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Alibaba misses revenue estimates as e-commerce growth slows, regulatory crackdown persists

Alibaba misses revenue estimates as e-commerce growth slows, regulatory crackdown persists

FILE PHOTO: The Alibaba Group logo is seen during the company's 11.11 Singles' Day global shopping festival at its headquarters in Hangzhou, Zhejiang province, China, November 11, 2020. REUTERS/Aly Song

China's Alibaba Group Holding missed analyst estimates for first-quarter revenue on Tuesday (Aug 3), as its e-commerce business was hurt by rising competition from smaller players such as JD.Com and Pinduoduo.

Alibaba's results mirror those of e-commerce giant Amazon.com in the United States, as the easing of pandemic-related restrictions has led to more consumers visiting physical stores rather than ordering online.

Core commerce revenue for Alibaba rose about 35 per cent to 180.24 billion yuan (US$27 billion) in the quarter, compared with estimates of 184.23 billion yuan. In the fourth quarter, the unit's revenue was up more than 70 per cent.

Overall, revenue rose about 34 per cent to 205.74 billion yuan in the first quarter ended Jun 30, below estimates for 209.39 billion yuan, according to IBES data from Refinitiv.

Net income attributable to shareholders rose to 45.14 billion yuan, compared with 47.59 billion yuan a year earlier.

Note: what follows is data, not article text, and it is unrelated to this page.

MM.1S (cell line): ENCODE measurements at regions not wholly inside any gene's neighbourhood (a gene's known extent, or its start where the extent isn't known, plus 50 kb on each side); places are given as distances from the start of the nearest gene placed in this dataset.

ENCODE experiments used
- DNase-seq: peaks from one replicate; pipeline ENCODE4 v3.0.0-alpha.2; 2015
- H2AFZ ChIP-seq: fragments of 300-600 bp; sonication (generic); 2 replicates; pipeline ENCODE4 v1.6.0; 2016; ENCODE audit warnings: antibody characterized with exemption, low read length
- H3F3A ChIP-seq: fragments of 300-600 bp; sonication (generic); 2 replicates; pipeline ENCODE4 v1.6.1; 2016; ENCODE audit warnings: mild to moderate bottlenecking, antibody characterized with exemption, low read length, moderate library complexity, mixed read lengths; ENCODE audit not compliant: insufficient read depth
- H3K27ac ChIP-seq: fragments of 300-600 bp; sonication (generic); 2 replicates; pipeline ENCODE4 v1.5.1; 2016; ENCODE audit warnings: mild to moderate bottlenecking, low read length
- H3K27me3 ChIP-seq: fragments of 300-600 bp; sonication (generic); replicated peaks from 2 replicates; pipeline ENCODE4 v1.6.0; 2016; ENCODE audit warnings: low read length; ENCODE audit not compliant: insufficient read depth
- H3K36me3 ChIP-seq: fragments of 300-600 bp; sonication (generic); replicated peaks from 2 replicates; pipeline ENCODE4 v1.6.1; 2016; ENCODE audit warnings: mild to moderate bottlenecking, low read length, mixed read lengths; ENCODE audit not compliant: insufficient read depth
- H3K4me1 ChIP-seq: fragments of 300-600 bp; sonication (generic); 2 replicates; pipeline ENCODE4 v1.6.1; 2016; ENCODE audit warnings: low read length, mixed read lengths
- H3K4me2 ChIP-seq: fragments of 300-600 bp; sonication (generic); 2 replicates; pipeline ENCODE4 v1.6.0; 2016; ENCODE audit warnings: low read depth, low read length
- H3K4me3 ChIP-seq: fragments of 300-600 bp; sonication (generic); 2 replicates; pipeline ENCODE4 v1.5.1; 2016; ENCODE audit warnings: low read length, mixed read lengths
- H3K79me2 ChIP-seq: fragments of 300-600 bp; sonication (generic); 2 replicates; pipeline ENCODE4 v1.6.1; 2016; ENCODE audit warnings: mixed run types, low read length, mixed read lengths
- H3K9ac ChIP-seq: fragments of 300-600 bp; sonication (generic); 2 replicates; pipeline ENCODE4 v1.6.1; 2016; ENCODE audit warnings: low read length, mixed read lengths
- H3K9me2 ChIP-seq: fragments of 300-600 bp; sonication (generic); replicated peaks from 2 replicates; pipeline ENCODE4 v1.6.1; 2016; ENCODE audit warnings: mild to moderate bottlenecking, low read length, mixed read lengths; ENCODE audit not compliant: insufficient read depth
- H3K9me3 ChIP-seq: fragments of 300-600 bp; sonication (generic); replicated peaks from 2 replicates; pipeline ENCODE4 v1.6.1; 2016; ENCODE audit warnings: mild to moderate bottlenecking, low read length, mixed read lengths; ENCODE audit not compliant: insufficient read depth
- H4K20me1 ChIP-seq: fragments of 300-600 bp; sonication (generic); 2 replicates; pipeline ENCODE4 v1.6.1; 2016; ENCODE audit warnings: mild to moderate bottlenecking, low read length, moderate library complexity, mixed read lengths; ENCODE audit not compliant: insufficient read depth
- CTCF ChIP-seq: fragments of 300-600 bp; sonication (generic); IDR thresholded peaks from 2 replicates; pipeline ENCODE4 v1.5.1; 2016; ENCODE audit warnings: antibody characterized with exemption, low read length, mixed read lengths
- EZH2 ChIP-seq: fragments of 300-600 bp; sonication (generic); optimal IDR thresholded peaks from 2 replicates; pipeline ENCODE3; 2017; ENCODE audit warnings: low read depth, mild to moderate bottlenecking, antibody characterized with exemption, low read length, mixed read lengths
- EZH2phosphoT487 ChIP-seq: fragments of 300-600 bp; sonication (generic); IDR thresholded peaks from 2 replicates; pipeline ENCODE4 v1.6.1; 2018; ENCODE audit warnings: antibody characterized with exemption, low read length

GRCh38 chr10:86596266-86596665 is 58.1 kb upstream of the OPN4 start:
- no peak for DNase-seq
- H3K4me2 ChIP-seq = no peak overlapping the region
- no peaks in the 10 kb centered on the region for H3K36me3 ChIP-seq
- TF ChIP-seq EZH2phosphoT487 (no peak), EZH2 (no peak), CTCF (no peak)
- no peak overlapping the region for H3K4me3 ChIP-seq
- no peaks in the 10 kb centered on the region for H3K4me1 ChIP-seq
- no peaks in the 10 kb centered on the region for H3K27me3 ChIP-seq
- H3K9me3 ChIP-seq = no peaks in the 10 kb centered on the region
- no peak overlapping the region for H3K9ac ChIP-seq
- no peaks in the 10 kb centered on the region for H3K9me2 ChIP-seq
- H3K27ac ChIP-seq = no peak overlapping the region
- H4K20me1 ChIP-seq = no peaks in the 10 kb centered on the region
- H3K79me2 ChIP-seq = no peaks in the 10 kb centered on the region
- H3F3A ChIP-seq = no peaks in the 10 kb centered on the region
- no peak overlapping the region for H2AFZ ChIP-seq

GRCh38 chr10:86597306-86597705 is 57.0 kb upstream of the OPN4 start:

On an adjusted basis, the company earned 16.60 yuan per share, above estimates for 14.43 yuan.

Ant Group, the fintech affiliate of Alibaba Group, recorded a profit of about 13.48 billion yuan in the quarter ended March, according to the Chinese e-commerce giant's filing.

Alibaba, which holds about a third of Ant, posted a profit of 4.49 billion yuan for the quarter ended Jun 30 from its investments in the financial conglomerate.

Revenue in Alibaba's cloud computing division grew 29 per cent year-on-year, reaching 16.05 billion yuan.

The results come amid an ongoing Chinese regulatory crackdown on industry, during which Alibaba has become one of the main targets.

Late last year, regulators halted a planned US$37 billion IPO of Ant Group in Shanghai and subsequently called for a restructuring of the financial unit.

Later, in April, China's anti-monopoly regulator fined Alibaba US$2.75 billion for engaging in anti-competitive practices.

During an earnings call with investors, Alibaba CEO Daniel Zhang said the company would continue to monitor the impact of ongoing regulatory changes on the company's business.

He cited a recent regulatory crackdown on community marketplace platforms letting sellers offer items below market price as one example of a sector the company is monitoring.

"We are in the process of studying the regulatory requirements, evaluating the potential impacts on our relevant businesses and we will respond positively with actions," Zhang said.

Source: Reuters

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